There are many steps you can take to synthesise cognitive fluency into your content marketing.  

An easy exercise to incorporate into your work is during the editing process, go over sentences you might think are too long, or over-complicated and try to rewrite them in simpler terms.

If you can say something in a less amount of words but still send the same message, do it.

It may seem like this is all just about dumbing down your content but it’s more about reframing it so your audience are quickly drawn to, and understand your content.

Think of it as a philosophy you should live by as a content marketer; ensuring each piece of writing is concise and streamlined as possible.

Another method similar to the blue circle example I mentioned in the previous paragraph is to incorporate graphics, images, photographs and so on into your content.

They are a great eye-catcher and can bring life to an otherwise dull, lifeless, piece of marketing.

Website Design Mock Up On A Desktop Monitor, Laptop And Tablet

Major brands are into it

There are many classic examples of major brands using cognitive fluency over the years.

Apple for example, with their classic grey tinged advertisements, use concise, simple language and largely rely on a number of shots/images of their products.

While their modern advertisements look something like this, with less text and emotionally evocative statements like ‘to wear it is to love it’, their older efforts looked a lot less cognitive fluency-friendly.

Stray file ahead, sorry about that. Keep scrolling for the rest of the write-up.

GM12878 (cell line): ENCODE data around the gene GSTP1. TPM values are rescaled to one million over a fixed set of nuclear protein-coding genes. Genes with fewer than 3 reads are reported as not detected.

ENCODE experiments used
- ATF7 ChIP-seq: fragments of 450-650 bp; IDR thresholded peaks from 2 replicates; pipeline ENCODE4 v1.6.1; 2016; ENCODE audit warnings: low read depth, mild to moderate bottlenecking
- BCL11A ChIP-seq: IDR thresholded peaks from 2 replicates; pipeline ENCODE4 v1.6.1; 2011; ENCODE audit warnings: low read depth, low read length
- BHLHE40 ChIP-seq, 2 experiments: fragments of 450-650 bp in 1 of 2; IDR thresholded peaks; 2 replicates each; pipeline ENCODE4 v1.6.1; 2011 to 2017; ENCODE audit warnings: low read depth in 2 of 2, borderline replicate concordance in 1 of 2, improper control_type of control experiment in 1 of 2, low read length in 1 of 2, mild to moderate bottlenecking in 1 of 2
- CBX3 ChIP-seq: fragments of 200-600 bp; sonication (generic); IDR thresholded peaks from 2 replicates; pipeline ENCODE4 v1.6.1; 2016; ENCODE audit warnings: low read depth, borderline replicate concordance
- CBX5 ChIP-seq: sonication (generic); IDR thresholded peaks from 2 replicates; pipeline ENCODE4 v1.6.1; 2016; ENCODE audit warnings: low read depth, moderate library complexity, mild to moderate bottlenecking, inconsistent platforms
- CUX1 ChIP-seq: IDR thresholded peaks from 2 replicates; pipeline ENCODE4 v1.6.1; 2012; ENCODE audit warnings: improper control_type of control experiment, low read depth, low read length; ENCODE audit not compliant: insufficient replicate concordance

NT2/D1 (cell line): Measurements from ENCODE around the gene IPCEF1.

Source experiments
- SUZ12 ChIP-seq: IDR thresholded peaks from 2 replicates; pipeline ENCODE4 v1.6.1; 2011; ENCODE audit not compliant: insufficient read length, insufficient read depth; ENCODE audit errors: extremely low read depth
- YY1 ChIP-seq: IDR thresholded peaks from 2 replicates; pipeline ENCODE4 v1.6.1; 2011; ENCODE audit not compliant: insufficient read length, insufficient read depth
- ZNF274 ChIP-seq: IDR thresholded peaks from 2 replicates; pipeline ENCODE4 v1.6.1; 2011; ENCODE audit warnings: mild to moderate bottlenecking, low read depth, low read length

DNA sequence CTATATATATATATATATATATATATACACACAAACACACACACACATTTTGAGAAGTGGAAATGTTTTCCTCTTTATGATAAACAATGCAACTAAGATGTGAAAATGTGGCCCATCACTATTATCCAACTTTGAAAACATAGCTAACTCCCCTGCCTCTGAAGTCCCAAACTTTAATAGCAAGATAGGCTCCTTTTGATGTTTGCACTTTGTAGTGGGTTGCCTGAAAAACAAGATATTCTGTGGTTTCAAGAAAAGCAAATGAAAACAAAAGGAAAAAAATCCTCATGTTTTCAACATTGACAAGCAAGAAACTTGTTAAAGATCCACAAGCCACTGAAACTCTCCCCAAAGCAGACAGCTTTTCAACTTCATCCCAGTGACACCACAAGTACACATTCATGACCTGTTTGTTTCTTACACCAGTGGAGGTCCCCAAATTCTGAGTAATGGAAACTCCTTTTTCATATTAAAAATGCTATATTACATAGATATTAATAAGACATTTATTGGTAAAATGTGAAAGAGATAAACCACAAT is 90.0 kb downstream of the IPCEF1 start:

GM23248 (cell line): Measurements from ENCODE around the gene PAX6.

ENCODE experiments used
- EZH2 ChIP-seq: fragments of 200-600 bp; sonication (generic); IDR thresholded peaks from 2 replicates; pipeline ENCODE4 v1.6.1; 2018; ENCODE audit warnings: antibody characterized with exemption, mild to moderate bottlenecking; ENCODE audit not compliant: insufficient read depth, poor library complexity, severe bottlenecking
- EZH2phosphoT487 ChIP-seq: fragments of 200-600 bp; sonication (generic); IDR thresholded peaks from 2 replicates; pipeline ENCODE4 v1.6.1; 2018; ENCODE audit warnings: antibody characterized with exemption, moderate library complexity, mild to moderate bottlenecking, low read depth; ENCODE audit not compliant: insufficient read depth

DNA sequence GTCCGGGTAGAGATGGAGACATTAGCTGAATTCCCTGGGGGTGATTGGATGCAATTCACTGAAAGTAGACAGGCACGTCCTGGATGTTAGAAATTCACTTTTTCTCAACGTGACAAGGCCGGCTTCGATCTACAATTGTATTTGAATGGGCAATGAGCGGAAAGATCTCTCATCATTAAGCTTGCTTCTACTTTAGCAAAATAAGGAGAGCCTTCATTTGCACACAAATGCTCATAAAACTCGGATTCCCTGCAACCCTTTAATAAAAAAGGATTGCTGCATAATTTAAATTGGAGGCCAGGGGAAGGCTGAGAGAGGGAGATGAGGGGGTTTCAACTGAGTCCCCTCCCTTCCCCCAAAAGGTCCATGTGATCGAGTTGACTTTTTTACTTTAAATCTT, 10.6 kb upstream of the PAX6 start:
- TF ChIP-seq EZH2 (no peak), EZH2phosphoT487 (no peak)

In Apple’s case, they have not only made it easier to understand their content, but they have made audiences feel like they have to have it.

That is a massive step many big businesses take in the content marketing game- not only using simple, concise language, but actively making consumers feel like they need their product.

Another example is VOSS Water, whose website’s front page only features 3 words- ‘exercise great taste’– and features a high quality image of a woman doing a stretching exercise.

In this case VOSS wants your attention drawn to the three words, as they are capitalised and in large font.

Instead of any explanation or description of the product, I understood straight away what the product was offering, creating a sense of curiosity and inspiration.

A mindful future

Cognitive fluency is an important psychological insight into the world of how we individuals process information.

Favouring the simple over the complicated, and unconsciously avoiding the complicated isn’t exclusive to content marketing but it is a massive part of it.

Cognitive fluency should become a part of your daily content marketing process, as there are many simple tweaks and changes that can be made to ensure you are conveying your content in the simple, but ultimately best way possible.  

If you would like more hints regarding cognitive fluency, feel free to contact our Google Ads agency CLIQ Marketing Content below!